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Barbara Silverstein : WMSDs : Knowledge, practice, policy


Barbara Silverstein

SHARP, Washington State Dept of Labor & Industries

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SHARP, Washington State Dept of Labor & Industries, USA

Aims :

To provide SHARP examples of how research influences workplace practices and public policies. Examples include
1) Washington State (WA)(TIRES) project,
2) WA Ergonomics Regulation,
3) WA SPH legislation,
4) impact of WA OSHA on WC claims rates.
5) Precarious employment requires more attention.

Methods :
We use state WC and OSHA data to prioritize prevention efforts.Seven types of injuries represent 90% of all WC state fund claims, lost workdays and costs (Figure 1).


Figure 1. Washington State Fund Upper Extremity WMSDs Compensable WC Claims Rates by Industry Sector

We use a prevention index (PI) to prioritize activities, averaging incidence rate and count rank order. WMSDs are more than 50% of all claims, costs and time loss days. General and Specialty Freight trucking were in the top 5 industries by PI in all but falls from elevation.

Results :
1) SHARP TIRES project (http://www.keeptruckingsafe.org) works with trucking companies to develop prevention strategies.
2) Ergonomics regulation. SHARP reports (1998) on
-* 1) magnitude and distribution of WMSDs by industry,
-* 2) results of a 5,000+ employers survey on workplace WMSD risk factors and ergonomics activities, were key for ergonomics rulemaking, enacted in 2002 and repealed in 2003. Subsequent decline in ergonomics activities cost $180 million per year.
3) Safe Patient Handling (SPH). SHARP is evaluating implementation of Safe Patient Handling legislation [2006ESH1672] for acute care hospitals by comparing hospitals in Washington (legislation) and Idaho (no legislation) at 3 points in tiime (2007, 2009, and after full implementation (2011) of the SPH legislation. The 2009 assessment indicates Washington hospital staff have increased awareness of WMSD hazards and preventive measures, implemented SPH committees, equipment and training to a significantly greater degree than Idaho hospitals.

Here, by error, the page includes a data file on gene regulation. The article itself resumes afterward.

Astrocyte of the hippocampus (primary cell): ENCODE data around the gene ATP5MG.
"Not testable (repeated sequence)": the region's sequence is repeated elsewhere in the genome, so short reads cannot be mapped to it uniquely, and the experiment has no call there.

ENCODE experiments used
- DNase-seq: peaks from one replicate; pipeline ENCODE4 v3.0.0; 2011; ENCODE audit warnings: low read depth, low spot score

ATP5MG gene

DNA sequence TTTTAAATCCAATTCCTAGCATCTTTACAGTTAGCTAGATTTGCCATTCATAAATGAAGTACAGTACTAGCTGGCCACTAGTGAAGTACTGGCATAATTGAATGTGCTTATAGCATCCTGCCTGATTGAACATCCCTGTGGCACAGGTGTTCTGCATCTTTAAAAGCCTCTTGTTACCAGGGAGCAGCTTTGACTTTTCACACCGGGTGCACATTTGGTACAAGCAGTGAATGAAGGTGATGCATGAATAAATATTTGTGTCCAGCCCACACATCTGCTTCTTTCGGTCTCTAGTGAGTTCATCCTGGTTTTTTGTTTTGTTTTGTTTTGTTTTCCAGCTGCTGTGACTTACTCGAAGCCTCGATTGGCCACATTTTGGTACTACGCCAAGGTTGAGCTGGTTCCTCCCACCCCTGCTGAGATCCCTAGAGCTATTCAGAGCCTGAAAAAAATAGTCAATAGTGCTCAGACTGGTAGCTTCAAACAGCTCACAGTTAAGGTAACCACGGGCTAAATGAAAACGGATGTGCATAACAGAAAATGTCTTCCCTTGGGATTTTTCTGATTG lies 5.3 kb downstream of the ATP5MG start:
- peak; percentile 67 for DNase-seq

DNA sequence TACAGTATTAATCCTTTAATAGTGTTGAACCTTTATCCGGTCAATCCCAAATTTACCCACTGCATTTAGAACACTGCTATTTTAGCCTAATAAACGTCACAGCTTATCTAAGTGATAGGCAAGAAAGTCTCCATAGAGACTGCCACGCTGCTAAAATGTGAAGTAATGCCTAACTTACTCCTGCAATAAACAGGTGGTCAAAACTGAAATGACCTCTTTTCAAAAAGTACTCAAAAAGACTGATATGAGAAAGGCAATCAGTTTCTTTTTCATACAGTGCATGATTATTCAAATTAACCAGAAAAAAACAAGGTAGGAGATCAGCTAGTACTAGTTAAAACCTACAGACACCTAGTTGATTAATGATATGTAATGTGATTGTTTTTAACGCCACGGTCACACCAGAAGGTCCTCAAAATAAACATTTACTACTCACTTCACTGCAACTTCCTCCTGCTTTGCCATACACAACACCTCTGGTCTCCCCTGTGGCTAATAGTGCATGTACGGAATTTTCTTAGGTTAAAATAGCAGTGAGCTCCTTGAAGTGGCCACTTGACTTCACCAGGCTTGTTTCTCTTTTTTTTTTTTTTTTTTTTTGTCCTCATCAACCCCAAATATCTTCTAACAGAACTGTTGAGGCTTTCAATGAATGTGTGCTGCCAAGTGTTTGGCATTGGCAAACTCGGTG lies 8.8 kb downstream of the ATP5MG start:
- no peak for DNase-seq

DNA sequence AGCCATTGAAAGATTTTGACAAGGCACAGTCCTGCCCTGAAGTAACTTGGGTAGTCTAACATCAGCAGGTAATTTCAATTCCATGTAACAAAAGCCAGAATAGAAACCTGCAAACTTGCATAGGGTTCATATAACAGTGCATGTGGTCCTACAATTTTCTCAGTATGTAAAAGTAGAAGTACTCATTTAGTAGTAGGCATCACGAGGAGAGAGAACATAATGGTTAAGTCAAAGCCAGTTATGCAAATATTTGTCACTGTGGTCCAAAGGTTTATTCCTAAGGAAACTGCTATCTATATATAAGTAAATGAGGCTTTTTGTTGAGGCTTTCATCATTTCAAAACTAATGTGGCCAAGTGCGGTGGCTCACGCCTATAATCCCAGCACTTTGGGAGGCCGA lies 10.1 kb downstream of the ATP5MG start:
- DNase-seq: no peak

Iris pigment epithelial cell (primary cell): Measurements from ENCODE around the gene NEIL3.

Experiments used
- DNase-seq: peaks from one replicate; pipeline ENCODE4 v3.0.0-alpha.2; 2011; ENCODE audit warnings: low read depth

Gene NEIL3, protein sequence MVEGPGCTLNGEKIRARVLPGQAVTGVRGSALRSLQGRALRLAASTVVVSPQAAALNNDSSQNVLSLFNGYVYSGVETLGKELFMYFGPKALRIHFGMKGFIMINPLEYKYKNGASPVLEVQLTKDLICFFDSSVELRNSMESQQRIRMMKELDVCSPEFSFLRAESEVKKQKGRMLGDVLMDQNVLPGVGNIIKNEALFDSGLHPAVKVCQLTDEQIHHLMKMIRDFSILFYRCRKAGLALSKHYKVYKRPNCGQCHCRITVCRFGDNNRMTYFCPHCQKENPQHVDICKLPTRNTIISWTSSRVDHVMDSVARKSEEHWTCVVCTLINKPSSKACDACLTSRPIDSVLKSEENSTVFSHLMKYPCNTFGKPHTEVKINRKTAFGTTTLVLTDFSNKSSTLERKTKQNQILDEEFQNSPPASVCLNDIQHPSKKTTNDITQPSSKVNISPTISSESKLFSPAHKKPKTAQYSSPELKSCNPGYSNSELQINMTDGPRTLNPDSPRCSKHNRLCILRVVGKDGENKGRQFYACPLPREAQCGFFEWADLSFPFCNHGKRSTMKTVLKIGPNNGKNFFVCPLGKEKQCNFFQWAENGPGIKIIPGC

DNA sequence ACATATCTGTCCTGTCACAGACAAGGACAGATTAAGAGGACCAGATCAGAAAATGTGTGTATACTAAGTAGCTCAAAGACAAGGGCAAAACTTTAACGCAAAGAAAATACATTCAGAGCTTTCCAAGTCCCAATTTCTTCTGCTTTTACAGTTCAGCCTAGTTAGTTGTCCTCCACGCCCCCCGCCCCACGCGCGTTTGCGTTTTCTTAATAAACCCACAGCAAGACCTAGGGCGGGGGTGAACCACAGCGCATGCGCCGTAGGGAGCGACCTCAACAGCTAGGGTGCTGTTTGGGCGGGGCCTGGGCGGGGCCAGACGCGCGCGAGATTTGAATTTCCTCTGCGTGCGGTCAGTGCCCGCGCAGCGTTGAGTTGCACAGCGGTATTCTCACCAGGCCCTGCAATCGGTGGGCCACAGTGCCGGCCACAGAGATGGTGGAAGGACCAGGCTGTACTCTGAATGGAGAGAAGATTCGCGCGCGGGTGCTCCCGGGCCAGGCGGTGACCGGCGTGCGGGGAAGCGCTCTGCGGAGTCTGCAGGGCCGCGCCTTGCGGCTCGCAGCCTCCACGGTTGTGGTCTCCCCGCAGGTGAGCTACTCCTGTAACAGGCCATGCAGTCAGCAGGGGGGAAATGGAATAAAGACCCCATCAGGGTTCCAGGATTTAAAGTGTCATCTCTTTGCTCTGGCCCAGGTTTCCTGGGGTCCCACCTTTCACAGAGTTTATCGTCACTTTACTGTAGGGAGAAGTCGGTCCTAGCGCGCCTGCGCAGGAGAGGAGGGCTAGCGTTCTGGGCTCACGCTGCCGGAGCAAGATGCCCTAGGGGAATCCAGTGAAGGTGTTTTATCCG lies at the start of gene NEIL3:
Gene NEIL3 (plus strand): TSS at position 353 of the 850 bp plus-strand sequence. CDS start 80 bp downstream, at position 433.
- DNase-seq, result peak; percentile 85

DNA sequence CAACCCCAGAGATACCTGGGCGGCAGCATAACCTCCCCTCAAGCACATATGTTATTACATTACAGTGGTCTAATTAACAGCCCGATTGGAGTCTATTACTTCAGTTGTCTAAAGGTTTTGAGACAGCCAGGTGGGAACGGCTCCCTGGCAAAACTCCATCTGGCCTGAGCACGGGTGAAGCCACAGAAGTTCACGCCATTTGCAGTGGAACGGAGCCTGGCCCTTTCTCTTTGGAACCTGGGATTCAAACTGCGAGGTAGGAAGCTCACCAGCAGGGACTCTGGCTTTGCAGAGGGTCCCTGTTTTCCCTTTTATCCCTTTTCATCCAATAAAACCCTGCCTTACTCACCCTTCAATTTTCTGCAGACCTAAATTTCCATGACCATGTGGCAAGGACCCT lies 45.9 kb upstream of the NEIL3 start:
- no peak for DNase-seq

4) Consultation and Enforcement. SHARP assesses the impact of State OSHA enforcement and consultation activities on workers compensation claims injury rates by employer size and industry. In five of the last 8 years, statistically significant reductions in WC claims rates were seen with enforcement but not consultation in fixed worksites. Closer examination of targeting strategies is underway. The fact that there are no WMSD regulations to enforce may have some impact on these findings and future strategies.
5) Precarious Employment. The conmtingent workforce is growing. These workers tend to be the most vulnerable with the least protection. We need to better understand the magnitude of the risk of WMSDs and ways to address them in this population. This will require research, practice, regulation, and evaluation.

Keywords : Surveillance, Public policy

References :
IFoley M, Silverstein B, Pollisar NL, Neradilek, B (2008). Impact of implementing the Washington state ergonomics rule on employer reported risk factors and hazard reduction activity. AJIM 52(1):1-16.
Washington State Legislation 2006-ESH1672
Smith C, Silverstein B, Bonauto D, Fan J (2009). Temporary workers in Washington State 2009 AJIM 2009 Jul 17. [Epub ahead of print.


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